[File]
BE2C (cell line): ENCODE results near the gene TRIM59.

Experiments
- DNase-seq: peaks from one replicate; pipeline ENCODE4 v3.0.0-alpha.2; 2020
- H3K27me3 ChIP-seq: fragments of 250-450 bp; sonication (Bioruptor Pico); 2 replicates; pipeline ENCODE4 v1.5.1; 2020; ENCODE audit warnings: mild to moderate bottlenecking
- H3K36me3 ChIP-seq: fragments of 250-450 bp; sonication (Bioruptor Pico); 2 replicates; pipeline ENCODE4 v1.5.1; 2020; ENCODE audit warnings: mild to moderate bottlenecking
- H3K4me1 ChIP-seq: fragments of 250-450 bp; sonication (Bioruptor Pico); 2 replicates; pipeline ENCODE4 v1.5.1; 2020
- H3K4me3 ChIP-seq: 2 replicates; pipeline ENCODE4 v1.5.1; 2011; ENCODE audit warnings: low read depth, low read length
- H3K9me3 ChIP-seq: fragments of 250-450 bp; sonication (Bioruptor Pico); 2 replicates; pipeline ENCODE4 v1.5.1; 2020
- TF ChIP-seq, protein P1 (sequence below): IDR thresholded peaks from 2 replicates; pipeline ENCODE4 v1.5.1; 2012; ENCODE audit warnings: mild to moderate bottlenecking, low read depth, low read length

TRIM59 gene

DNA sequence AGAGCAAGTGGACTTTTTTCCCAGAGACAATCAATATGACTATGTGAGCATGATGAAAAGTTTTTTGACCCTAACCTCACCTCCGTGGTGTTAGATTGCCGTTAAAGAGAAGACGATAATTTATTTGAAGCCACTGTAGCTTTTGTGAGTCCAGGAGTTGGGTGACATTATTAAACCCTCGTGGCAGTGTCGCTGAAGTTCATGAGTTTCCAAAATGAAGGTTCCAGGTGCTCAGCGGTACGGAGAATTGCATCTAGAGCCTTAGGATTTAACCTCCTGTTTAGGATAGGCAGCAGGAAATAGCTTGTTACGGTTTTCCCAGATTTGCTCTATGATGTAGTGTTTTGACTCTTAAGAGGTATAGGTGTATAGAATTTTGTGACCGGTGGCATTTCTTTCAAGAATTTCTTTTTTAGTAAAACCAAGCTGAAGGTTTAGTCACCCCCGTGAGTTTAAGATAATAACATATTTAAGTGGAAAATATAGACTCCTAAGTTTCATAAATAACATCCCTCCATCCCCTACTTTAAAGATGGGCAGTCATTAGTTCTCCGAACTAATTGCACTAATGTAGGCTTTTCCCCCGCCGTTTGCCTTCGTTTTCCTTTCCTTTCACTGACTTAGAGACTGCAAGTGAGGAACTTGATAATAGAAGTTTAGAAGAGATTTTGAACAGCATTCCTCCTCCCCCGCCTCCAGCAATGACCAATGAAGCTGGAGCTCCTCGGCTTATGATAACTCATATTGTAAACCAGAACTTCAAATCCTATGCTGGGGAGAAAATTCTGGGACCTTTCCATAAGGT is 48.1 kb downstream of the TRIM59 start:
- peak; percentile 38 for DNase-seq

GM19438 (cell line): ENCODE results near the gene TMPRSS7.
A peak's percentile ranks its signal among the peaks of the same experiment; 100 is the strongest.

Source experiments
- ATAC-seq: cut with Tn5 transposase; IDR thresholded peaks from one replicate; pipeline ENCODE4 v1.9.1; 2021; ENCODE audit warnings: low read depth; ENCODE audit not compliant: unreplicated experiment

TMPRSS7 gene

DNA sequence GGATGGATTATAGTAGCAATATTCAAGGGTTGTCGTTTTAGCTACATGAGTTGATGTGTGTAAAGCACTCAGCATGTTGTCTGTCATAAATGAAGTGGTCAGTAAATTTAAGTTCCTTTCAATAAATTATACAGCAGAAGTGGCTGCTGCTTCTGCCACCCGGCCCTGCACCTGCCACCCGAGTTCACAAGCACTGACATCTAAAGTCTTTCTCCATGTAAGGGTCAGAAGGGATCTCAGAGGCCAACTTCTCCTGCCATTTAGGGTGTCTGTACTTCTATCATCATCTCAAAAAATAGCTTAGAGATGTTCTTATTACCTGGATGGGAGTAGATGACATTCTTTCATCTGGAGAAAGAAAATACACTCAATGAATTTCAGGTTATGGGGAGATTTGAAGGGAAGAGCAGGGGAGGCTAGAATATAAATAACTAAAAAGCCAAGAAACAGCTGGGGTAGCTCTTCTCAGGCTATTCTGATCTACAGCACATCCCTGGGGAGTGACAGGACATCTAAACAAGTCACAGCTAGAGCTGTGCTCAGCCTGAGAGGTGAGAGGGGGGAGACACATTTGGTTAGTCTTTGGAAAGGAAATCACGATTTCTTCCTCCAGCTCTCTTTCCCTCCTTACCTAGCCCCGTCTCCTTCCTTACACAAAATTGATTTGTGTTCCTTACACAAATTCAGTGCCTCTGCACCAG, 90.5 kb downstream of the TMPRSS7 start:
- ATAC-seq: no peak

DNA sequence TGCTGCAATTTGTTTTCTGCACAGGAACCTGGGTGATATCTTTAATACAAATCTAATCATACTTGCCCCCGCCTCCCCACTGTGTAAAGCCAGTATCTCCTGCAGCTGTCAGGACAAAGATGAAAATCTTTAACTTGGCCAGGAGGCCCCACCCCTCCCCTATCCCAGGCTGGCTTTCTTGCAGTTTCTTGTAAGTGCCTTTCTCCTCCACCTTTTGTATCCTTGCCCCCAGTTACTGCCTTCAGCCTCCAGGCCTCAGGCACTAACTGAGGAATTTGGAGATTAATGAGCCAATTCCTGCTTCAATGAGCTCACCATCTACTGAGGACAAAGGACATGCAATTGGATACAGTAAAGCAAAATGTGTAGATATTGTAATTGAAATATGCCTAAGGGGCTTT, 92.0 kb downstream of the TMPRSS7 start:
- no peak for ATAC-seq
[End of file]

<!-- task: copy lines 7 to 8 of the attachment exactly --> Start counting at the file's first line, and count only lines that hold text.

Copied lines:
- H3K4me3 ChIP-seq: 2 replicates; pipeline ENCODE4 v1.5.1; 2011; ENCODE audit warnings: low read depth, low read length
- H3K9me3 ChIP-seq: fragments of 250-450 bp; sonication (Bioruptor Pico); 2 replicates; pipeline ENCODE4 v1.5.1; 2020